(NAPSI)—More than one in five households in the United States depend on septic systems to treat their wastewater. These small systems protect public health, preserve water resources, and maintain economic vitality in a community.

During Septic Smart Week, September 19-23, 2016, the U.S. Environmental Protection Agency and local governments across the country are reminding homeowners of the importance of maintaining their septic systems.

The proper care and maintenance of septic systems can help homeowners avoid system back-ups, which can lead to costly repairs and failures. Having your septic system inspected by a septic service professional is the best way to detect if your system has a leak or backup and is due for repair.

To keep septic systems in proper working condition, homeowners can follow these SepticSmart “Top 10 Ways to Be a Good Septic Owner.”

1. Have your system inspected every three years by a qualified professional or according to your state or local health department recommendations.

2. Have your septic tank pumped, when necessary, generally every three to five years.

3. Avoid pouring harsh products (e.g., oils, grease, chemicals, paint, medications) down the drain.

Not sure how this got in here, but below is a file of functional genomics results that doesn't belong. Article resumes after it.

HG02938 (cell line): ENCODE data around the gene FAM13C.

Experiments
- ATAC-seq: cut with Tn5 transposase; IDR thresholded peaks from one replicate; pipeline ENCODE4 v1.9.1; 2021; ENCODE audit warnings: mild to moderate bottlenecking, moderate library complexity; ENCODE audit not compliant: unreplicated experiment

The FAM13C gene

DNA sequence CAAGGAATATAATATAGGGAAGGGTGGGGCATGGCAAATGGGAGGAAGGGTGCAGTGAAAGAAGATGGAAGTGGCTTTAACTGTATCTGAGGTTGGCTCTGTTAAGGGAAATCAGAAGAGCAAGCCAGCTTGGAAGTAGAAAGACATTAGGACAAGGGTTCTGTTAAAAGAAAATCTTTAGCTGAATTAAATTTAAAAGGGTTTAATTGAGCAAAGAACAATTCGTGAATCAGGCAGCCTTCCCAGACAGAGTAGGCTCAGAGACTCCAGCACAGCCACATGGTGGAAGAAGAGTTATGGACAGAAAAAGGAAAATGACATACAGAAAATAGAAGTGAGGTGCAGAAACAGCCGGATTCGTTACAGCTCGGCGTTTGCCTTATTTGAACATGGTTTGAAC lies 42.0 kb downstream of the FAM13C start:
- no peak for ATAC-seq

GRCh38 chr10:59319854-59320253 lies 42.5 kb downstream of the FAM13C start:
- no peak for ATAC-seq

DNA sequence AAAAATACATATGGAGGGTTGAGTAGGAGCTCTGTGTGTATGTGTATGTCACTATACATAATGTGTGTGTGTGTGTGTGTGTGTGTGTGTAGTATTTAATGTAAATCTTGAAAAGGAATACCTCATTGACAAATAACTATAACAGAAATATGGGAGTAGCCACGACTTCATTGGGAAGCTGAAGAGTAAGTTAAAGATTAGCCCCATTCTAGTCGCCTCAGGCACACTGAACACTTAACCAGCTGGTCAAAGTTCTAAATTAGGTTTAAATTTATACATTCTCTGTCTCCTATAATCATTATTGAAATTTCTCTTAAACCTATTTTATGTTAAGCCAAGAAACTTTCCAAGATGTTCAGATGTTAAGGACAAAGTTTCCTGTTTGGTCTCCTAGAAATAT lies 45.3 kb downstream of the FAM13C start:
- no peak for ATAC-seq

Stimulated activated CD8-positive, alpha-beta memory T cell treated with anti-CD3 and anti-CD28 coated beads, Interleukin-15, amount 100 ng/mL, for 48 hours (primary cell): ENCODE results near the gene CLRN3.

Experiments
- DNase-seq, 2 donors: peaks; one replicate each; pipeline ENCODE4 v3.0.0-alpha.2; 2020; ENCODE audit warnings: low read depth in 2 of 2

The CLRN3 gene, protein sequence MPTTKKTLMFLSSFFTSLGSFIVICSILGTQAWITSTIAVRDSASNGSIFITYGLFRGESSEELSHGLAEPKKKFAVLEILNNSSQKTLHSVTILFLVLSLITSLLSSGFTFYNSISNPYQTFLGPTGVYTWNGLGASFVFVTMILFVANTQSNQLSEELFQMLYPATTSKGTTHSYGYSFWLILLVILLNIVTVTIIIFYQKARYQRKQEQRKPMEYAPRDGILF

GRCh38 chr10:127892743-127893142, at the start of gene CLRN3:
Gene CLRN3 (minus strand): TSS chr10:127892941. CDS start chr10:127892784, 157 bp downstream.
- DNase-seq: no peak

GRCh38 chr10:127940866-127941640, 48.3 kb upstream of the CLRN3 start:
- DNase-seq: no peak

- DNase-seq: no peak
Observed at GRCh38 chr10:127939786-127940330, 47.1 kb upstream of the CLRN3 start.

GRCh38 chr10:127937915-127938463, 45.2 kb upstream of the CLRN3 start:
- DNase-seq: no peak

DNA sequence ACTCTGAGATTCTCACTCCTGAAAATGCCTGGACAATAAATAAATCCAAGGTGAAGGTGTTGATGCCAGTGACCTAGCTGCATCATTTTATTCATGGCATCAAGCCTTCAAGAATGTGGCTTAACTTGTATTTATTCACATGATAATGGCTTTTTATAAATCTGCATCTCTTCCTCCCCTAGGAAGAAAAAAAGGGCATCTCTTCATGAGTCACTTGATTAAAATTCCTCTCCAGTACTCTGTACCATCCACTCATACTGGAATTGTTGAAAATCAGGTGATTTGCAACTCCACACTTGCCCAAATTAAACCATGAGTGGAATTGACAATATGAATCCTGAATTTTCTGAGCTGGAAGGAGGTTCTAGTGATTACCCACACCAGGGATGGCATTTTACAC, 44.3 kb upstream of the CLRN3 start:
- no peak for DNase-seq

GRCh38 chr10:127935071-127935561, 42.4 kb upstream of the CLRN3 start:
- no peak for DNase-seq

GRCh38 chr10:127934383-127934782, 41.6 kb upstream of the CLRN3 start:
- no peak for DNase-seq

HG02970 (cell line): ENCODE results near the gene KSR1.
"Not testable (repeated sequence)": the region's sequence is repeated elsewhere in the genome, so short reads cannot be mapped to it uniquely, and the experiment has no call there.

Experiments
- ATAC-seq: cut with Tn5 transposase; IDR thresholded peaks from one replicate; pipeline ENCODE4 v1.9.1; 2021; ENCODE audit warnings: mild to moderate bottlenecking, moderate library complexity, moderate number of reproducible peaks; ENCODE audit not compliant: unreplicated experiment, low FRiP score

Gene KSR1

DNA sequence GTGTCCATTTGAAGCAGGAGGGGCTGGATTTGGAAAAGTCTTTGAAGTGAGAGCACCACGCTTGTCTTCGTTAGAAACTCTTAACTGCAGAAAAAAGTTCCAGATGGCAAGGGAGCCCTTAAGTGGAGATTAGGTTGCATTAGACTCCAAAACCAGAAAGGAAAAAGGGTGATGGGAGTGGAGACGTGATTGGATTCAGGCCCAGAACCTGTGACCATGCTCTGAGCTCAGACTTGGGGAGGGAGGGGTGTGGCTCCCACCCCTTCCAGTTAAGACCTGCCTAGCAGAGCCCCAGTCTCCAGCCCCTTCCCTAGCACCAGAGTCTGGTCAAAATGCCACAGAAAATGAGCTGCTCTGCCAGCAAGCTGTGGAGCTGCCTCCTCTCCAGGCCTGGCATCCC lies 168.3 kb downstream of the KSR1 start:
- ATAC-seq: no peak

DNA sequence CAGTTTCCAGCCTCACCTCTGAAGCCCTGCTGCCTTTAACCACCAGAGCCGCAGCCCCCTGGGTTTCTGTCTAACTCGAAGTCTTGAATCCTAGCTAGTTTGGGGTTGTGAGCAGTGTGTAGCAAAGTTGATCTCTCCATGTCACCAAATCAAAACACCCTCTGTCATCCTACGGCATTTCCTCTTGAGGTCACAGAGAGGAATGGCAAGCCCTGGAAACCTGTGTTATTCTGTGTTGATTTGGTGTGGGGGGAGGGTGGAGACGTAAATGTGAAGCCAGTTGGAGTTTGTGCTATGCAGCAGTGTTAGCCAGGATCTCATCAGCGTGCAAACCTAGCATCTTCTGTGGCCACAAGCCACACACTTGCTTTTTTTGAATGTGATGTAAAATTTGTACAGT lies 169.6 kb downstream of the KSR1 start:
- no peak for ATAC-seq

4. Discard nondegradable products (e.g., floss, disposable wipes, cat litter) in the trash instead of flushing them.

5. Keep cars and heavy vehicles parked away from the drainfield and tank.

6. Follow the system manufacturer’s directions when using septic tank cleaners and additives.

7. Repair leaks and use water-efficient WaterSense labeled fixtures and ENERGY STAR certified appliances to avoid overloading the system (and to save water, energy and money).

8. Maintain plants and vegetation near the system to ensure roots do not block drains.

9. Use soaps and detergents that are low-suds, biodegradable, and low in or free of phosphates.

10. Prevent system freezing during cold weather by inspecting and insulating vulnerable systems parts such as the inspection pipe and soil treatment area.

In addition to the money you can potentially save by properly maintaining your system, you can also protect the health of your family and neighbors. Household wastewater can contain disease-causing bacteria, viruses and toxic chemicals. Leaking, overloaded, or failing systems can cause poorly treated sewage to seep in your yard or groundwater. It can also pollute lakes, rivers, and streams, which can affect the health of animals and people. When your system functions properly, it protects you, those around you, and your environment.

For more tips and useful information on how to be SepticSmart, visit www.epa.gov/septicsmart.

On the Net:North American Precis Syndicate, Inc.(NAPSI)